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Checking a clutch cable

The clutch cable has a steel-wire inner core sliding inside an outer sheath. It should last at least two years, but check it at every main service; if it breaks it may do so without warning. Read more

Adjusting the clutch

To work efficiently, the clutch needs the right amount of play in the linkage between the foot pedal and the clutch operating lever (also known as the release arm or fork). Read more

How to bleed a clutch

Many cars have clutches that work hydraulically. The mechanism that operates them is sturdy and long lasting, requiring only an occasional look in the fluid reservoir (See Checking and removing a clutch master cylinder) to make sure the level is correct. Read more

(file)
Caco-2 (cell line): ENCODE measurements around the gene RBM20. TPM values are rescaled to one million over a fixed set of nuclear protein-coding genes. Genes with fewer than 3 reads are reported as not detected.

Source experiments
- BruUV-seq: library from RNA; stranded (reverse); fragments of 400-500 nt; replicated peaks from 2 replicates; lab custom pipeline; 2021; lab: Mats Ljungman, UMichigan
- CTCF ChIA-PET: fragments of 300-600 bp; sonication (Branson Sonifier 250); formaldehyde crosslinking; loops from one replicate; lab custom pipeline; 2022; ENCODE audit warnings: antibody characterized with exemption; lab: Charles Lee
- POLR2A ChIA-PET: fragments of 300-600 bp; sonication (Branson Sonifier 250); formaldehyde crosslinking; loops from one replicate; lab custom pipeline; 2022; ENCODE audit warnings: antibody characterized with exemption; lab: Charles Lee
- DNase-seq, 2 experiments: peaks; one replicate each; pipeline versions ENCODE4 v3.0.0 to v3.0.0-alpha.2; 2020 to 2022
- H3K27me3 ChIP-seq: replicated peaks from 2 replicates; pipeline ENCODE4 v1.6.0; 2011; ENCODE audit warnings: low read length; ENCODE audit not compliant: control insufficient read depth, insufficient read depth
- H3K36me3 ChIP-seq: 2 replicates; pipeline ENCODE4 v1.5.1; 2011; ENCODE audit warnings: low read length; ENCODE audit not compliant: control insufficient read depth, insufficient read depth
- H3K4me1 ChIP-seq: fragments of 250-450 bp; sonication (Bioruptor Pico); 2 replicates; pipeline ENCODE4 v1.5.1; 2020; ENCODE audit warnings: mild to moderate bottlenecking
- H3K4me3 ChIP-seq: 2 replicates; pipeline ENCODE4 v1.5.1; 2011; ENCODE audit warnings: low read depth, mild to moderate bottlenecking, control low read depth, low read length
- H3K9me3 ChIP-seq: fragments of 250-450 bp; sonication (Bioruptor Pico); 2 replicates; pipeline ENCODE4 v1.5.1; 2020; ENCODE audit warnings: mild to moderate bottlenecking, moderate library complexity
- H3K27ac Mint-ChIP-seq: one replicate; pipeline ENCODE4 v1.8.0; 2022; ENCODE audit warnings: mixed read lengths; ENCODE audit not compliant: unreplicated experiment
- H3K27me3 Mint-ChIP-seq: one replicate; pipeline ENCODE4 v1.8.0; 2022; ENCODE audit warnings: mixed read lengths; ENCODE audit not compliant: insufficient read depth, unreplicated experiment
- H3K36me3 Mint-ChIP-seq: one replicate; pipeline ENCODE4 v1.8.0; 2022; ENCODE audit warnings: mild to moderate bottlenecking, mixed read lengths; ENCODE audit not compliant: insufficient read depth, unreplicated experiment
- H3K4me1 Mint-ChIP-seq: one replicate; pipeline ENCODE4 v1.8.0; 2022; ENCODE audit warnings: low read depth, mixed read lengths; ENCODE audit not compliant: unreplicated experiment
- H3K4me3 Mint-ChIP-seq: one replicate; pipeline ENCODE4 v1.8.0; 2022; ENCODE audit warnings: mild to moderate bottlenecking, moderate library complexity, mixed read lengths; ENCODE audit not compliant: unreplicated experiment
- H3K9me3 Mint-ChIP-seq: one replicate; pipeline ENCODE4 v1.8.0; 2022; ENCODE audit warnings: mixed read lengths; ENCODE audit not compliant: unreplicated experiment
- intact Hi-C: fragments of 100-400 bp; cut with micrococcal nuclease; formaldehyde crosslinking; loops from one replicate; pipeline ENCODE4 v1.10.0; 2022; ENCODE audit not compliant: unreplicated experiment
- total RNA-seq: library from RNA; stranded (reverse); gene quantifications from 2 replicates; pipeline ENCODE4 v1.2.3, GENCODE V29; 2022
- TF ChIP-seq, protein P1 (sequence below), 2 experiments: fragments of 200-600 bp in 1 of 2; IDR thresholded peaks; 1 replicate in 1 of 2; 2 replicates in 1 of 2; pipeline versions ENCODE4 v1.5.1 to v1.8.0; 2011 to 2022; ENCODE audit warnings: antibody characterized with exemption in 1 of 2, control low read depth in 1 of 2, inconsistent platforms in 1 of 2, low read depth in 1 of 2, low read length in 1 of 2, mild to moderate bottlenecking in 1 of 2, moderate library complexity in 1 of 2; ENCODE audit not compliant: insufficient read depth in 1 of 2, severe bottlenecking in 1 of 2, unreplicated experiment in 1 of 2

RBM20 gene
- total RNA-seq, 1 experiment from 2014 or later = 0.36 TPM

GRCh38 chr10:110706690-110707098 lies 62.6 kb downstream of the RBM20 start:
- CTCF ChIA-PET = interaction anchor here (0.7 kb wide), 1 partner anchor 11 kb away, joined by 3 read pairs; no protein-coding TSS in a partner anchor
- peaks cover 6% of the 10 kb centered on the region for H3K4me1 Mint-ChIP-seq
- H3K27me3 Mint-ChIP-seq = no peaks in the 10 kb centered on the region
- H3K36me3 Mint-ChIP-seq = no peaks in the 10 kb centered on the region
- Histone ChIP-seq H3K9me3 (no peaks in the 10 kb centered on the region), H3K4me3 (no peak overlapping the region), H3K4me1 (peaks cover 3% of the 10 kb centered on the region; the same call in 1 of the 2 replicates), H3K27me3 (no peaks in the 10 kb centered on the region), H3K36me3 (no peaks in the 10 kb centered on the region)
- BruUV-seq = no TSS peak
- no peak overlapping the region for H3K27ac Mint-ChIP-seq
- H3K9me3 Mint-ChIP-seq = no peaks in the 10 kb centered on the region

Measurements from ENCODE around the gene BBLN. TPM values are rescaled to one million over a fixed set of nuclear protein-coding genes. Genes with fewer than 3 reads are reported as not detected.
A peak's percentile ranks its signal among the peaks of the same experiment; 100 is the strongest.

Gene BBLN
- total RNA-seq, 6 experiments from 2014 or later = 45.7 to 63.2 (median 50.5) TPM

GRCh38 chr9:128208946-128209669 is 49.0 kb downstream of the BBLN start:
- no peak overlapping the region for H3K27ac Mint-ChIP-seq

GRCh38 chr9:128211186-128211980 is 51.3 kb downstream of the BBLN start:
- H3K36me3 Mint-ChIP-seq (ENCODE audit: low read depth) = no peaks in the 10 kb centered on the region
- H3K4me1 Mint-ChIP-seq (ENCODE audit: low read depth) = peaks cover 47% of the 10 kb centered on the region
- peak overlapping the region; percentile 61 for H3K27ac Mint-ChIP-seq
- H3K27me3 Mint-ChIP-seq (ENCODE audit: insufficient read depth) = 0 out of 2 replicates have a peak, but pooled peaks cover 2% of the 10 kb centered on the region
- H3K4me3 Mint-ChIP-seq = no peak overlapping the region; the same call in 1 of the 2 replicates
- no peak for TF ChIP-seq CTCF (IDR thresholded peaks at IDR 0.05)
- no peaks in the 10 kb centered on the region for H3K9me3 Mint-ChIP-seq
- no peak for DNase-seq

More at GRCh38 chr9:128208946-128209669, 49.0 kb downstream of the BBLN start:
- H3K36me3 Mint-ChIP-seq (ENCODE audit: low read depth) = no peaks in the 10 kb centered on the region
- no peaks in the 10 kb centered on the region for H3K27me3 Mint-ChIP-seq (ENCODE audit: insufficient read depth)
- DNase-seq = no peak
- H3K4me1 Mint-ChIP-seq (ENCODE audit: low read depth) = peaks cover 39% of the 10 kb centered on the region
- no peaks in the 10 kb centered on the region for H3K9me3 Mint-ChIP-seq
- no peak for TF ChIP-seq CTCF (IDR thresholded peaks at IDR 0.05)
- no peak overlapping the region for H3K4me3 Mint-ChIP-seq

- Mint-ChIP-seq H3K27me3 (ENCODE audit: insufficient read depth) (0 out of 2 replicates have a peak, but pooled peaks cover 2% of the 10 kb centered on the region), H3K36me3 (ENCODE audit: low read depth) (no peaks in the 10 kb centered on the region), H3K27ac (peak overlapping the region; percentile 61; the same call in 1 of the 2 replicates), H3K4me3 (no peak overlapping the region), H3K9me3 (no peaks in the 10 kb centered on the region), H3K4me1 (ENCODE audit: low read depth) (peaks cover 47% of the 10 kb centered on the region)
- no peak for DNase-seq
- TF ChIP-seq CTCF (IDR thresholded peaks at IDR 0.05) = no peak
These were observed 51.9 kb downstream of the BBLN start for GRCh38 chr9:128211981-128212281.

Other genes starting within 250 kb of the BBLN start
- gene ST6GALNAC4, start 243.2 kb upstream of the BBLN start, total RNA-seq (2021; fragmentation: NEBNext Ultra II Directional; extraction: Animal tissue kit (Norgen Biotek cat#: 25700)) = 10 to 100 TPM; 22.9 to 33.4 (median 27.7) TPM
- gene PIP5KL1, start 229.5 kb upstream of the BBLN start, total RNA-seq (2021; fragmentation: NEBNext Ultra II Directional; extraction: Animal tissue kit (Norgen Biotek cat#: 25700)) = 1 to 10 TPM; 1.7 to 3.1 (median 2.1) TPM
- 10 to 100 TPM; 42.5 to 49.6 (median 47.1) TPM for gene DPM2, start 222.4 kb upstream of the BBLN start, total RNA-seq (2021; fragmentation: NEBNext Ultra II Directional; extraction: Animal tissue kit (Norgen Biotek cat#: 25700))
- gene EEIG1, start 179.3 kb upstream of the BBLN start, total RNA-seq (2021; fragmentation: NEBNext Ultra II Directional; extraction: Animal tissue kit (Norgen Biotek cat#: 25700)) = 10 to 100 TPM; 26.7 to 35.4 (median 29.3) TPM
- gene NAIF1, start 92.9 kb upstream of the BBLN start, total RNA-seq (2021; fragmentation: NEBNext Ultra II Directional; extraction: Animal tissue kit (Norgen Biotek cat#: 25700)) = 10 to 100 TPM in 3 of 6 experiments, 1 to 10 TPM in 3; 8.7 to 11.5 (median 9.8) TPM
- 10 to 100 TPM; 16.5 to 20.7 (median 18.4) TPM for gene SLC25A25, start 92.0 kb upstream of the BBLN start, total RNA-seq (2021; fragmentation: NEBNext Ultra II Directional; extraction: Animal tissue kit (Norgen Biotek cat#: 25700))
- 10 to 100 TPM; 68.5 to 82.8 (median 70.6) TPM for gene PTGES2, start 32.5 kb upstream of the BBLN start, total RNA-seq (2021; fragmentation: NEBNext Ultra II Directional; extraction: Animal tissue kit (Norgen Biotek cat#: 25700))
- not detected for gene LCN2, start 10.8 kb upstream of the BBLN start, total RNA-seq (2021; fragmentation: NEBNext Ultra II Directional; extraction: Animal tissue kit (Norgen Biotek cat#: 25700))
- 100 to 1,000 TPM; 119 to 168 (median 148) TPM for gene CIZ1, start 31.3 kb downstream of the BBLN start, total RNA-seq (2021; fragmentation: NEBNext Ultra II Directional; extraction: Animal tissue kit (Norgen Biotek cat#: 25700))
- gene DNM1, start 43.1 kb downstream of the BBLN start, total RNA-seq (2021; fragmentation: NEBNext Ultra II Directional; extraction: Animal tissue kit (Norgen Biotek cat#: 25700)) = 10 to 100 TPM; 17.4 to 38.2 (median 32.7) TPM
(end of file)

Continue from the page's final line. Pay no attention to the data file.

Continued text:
Checking and removing a clutch master cylinder

If a clutch fails to disengage fully when the pedal is pressed, the problem may be the clutch itself. In a hydraulic clutch, however, the problem may lie in the master or slave hydraulic cylinders. Read more

Fitting new clutch seals and removing a slave cylinder

Always renew the seals whenever you dismantle the master cylinder or slave cylinder. Read more

Replacing and renewing clutch cables

If your car has a cable-operated clutch and you find that the gears are difficult to engage, the pedal action is stiff, or there is any sign that the clutch pedal is reluctant to come back up again, then the chances are that the clutch cable is damaged. Read more

How a car clutch works

The first stage in the transmission of a car with a manual gearbox is the clutch. Read more

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